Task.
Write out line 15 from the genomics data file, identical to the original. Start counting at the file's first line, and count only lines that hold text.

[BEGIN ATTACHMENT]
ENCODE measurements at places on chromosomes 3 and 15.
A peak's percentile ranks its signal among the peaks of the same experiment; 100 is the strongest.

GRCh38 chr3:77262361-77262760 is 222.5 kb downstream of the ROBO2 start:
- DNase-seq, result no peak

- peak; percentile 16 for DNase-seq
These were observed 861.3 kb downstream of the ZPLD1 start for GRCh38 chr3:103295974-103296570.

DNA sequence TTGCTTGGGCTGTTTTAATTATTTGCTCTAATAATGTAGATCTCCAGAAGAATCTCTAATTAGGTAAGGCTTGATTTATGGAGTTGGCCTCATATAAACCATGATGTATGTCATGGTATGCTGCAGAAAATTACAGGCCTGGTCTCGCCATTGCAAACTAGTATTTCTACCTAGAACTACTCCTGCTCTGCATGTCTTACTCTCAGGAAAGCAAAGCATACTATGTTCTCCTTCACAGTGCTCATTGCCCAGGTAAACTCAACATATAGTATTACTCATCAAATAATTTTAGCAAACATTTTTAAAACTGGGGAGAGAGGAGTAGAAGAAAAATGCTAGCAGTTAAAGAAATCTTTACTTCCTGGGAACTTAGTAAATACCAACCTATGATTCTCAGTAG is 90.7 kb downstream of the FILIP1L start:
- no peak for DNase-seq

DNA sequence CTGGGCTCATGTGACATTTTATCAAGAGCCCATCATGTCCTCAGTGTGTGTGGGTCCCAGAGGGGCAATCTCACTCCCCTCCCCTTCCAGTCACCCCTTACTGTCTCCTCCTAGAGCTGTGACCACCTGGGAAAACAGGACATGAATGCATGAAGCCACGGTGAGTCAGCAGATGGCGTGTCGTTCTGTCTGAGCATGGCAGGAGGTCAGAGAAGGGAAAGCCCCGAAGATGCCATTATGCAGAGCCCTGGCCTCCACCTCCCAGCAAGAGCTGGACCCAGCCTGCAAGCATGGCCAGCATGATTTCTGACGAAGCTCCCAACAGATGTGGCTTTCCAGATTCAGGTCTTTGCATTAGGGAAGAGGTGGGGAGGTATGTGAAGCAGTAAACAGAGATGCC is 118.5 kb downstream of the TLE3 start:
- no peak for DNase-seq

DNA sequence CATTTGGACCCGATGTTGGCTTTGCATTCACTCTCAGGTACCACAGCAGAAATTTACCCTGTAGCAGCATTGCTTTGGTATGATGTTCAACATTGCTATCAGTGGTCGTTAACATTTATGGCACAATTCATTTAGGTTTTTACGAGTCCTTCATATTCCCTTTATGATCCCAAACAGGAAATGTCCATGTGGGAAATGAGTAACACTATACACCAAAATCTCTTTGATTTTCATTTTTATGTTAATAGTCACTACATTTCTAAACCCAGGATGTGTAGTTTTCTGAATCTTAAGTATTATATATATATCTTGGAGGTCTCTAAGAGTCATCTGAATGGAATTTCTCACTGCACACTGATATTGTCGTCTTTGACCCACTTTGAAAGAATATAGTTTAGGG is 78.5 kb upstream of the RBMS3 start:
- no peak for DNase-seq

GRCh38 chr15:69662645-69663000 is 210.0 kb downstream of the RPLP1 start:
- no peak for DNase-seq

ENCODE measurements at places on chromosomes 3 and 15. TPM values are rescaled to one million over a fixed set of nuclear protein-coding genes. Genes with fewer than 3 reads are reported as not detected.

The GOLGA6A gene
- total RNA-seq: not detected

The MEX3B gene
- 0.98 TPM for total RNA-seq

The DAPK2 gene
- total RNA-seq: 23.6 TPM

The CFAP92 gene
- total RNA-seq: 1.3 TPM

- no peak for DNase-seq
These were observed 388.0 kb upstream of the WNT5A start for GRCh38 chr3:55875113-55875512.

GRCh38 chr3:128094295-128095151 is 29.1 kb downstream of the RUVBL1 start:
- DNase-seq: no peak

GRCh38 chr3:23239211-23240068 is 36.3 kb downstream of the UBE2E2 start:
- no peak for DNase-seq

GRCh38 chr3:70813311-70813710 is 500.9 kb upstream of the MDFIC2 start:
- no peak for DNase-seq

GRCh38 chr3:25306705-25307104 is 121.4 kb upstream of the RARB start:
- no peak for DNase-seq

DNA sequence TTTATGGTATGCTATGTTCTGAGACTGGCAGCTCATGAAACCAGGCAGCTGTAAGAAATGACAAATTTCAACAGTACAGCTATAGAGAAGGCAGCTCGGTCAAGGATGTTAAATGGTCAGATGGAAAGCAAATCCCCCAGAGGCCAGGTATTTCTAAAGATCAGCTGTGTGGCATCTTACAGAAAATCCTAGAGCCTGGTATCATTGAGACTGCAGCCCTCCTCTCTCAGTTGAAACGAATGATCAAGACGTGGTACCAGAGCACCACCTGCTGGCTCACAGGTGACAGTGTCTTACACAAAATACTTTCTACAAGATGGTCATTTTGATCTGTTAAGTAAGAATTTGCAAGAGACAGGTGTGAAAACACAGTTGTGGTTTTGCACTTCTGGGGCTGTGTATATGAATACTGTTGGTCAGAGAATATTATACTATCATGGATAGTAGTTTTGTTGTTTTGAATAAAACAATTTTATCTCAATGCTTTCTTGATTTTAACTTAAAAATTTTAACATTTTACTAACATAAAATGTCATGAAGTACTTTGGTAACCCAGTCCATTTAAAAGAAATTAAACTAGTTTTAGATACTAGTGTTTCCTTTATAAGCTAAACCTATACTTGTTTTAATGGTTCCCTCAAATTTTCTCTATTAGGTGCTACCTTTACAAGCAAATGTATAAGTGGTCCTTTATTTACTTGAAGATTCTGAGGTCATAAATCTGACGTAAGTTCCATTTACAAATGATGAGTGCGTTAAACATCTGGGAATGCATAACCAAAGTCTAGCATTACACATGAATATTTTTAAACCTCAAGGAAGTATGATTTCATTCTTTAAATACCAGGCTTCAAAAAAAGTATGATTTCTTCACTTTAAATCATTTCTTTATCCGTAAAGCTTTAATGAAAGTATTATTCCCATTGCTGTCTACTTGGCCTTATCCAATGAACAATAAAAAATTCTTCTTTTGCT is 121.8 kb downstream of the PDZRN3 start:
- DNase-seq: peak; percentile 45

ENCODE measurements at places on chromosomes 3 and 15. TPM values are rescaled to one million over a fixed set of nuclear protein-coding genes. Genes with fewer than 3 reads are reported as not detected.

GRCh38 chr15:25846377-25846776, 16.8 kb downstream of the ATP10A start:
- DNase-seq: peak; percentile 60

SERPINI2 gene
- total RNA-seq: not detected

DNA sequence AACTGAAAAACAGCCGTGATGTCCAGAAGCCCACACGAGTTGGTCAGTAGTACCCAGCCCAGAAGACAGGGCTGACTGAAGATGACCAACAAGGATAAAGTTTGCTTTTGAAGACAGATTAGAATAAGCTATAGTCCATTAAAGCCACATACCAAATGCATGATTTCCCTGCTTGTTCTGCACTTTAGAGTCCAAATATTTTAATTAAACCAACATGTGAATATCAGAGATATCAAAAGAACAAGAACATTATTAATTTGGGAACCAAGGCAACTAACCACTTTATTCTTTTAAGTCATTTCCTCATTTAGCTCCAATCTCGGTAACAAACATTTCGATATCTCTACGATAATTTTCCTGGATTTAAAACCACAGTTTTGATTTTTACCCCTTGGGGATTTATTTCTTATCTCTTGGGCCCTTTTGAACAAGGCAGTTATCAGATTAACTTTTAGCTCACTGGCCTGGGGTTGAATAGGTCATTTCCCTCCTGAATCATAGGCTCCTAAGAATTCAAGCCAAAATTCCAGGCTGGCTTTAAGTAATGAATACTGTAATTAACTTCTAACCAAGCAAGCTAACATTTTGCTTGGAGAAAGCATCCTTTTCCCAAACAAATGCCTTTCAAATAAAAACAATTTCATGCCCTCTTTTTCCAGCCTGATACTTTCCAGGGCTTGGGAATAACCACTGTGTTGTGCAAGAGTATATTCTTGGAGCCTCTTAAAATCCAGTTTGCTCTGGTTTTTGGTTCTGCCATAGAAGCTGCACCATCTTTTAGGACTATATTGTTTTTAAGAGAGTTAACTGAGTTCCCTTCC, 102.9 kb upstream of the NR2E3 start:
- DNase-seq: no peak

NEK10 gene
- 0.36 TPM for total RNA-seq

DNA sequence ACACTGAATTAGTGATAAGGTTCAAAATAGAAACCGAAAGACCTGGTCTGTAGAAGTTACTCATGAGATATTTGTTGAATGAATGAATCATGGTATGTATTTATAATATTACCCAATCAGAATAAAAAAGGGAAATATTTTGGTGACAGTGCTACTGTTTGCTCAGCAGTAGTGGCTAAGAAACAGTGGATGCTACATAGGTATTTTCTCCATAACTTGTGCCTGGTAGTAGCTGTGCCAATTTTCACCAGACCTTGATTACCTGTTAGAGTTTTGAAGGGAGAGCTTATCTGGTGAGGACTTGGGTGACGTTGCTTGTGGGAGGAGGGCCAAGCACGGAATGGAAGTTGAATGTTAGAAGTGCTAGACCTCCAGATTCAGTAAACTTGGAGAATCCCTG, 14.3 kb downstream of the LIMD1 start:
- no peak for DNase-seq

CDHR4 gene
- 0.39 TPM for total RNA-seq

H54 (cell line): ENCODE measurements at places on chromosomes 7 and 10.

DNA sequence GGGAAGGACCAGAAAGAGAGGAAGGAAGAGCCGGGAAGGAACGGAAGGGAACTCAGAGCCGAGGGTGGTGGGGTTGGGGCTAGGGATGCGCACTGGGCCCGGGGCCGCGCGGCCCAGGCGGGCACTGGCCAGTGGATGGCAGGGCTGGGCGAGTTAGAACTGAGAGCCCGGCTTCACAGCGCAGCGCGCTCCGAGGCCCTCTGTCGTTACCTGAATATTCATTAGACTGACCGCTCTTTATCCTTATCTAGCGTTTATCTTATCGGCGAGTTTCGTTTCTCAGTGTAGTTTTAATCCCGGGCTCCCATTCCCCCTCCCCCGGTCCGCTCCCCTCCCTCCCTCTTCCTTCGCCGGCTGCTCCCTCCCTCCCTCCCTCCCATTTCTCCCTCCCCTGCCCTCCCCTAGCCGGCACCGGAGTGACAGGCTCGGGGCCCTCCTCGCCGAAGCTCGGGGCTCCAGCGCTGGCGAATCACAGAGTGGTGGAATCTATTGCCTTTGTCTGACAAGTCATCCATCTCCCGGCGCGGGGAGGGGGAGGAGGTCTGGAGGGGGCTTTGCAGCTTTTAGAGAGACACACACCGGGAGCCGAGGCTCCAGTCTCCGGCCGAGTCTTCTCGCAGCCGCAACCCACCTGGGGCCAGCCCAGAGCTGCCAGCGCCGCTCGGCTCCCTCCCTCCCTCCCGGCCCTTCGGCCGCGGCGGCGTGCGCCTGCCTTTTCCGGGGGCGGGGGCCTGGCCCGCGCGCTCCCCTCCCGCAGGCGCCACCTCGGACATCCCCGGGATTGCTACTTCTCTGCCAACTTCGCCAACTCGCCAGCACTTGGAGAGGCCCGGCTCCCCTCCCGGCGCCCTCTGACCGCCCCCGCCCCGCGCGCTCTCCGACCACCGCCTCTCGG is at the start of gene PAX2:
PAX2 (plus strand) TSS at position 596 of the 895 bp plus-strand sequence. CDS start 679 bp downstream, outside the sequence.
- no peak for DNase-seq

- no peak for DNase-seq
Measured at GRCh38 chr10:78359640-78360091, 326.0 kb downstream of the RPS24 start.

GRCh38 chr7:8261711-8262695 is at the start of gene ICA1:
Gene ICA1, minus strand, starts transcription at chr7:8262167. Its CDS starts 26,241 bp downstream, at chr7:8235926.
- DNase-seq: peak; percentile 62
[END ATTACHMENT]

ENCODE measurements at places on chromosomes 3 and 15. TPM values are rescaled to one million over a fixed set of nuclear protein-coding genes. Genes with fewer than 3 reads are reported as not detected.